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Whether previously as an institutional financier or investing on behalf of Pique Fund in early-stage ventures, I have a robust due diligence process and gather as much information as reasonably possible before making a decision about investing in a management team and the company they lead.

In my answer on Quora to What is an example of a good investment memo used by seed startup investors such as VCs?, I shared the components that go into an investment memo for Pique Fund.

But there are three key things I look for and different types of information that inform my investment decision.

  1. How a CEO makes decisions in the face of uncertainty. Building a business is a series of decisions, one after the other and often at the same time. Not only in early-stage businesses, but mature ones as well, there is uncertainty. The critical difference-maker in business is how leaders make decisions, particularly in the face of uncertainty and where they must take risks. In my opinion, risk averse CEOs are themselves a risk to a business. They’ll play it safe and never take those big leaps which lead to breakthroughs, innovation, and growth. Reducing risk and managing risk wisely is one thing, but being defensive about risk is stifling.
  2. Trustworthiness. One of the most important questions I’m trying to answer as an investor is, “Can I trust you with this money?”
  3. Do I enjoy working with you. This includes everything from whether I like spending time with you, am I excited to champion you, your vision, and your venture, am I aligned with your mission and the positive impact you want to have on the world, am I proud to be associated with you. Life is short and I want to spend it with people I like and am excited about. My investments aren’t just investments of capital, they are investments of time, energy, and resources. I want to invest in people and companies that energize me and lift me up.

I’m an advocate of integrating analysis, emotion, body, and intuition into investment decisions, as I wrote about in my book, Integrated Investing. To make a decision about investing in someone and their company, I gather information that I can analyze, but I also pay attention to my emotions, how I feel physically, and what my intuition tells me.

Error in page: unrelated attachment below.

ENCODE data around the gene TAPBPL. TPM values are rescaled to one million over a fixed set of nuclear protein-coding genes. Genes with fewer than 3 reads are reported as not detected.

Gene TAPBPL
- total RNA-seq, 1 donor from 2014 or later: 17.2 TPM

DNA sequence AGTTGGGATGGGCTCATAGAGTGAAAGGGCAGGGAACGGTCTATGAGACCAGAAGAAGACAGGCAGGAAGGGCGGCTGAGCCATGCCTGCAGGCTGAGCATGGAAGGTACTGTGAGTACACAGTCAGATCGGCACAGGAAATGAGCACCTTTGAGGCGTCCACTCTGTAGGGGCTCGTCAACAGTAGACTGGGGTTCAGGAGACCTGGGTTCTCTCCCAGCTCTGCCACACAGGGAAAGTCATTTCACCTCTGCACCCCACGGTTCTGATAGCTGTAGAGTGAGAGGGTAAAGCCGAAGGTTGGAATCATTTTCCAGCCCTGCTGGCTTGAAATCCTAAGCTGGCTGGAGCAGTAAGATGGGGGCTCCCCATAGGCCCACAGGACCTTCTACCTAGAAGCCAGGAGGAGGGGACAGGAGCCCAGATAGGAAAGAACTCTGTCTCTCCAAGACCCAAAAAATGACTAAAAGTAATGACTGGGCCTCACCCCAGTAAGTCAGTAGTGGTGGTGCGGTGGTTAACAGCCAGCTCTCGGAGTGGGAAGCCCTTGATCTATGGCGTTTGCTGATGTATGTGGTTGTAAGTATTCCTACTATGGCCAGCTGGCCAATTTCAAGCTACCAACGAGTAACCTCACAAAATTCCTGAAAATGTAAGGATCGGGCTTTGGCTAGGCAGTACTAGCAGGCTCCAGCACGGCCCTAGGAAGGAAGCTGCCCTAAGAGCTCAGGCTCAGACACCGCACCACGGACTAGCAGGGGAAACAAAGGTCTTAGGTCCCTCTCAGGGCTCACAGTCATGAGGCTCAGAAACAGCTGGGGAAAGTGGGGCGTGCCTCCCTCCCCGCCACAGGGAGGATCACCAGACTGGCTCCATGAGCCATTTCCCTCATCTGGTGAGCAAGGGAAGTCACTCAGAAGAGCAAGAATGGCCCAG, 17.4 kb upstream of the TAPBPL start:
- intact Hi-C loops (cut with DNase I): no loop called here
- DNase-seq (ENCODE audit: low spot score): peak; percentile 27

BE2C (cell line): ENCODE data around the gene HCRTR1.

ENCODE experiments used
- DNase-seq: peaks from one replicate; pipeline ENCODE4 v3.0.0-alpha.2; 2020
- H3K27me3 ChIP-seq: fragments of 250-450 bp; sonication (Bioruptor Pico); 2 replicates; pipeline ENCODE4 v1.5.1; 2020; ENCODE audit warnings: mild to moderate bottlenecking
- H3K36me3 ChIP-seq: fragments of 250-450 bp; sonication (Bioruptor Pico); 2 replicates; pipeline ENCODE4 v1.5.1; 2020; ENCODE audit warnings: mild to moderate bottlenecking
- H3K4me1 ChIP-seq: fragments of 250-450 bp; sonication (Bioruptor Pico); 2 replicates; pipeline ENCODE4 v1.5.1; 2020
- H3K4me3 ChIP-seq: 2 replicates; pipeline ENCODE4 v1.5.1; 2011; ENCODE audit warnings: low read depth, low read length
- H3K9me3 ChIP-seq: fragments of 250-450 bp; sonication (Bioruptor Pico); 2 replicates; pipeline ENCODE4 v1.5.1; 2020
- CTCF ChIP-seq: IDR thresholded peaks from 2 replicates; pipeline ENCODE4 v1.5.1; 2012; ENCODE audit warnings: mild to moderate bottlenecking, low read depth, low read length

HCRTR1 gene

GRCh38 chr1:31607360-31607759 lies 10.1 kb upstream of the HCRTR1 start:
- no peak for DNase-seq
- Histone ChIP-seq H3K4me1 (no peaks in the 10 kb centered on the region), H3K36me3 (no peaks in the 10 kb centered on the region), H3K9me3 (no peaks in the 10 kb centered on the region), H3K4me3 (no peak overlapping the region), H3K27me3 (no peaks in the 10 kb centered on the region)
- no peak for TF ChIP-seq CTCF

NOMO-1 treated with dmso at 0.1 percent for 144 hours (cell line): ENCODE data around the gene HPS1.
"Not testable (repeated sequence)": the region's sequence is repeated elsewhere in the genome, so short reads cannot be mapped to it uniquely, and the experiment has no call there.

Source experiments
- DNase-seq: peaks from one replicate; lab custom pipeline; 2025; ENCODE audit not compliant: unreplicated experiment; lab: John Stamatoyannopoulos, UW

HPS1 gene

For more information about how emotions drive our decisions, explore Antonio Damasio’s research on patients that had damage to the part of the brain that affects emotions.

I am presently reading The Intuitive Investor by Jason Apollo Voss, CFA. He writes very articulately and clearly about the distinction between emotions and feelings. We talk about entrepreneurial intuition in decision-making, but I sometimes find intuition to be an elusive thing to describe, especially in investing. Voss does a great job of elucidating the role and limitations of analysis, how there is no such thing as a future fact (and therefore, how can we analyze something that hasn’t happened yet), and how to harness right-brained, creative, intuitive information to optimize our decision-making.


This post was originally published on Quora. Ask me anything on Quora.

For more impact investing resources and tools, check out Integrated Investing: Impact Investing with Head, Heart, Body, and Soul, available at all major online book retailers.

Download your free 24-page Integrated Investing Toolkit, by signing up to the Pique Ventures newsletter.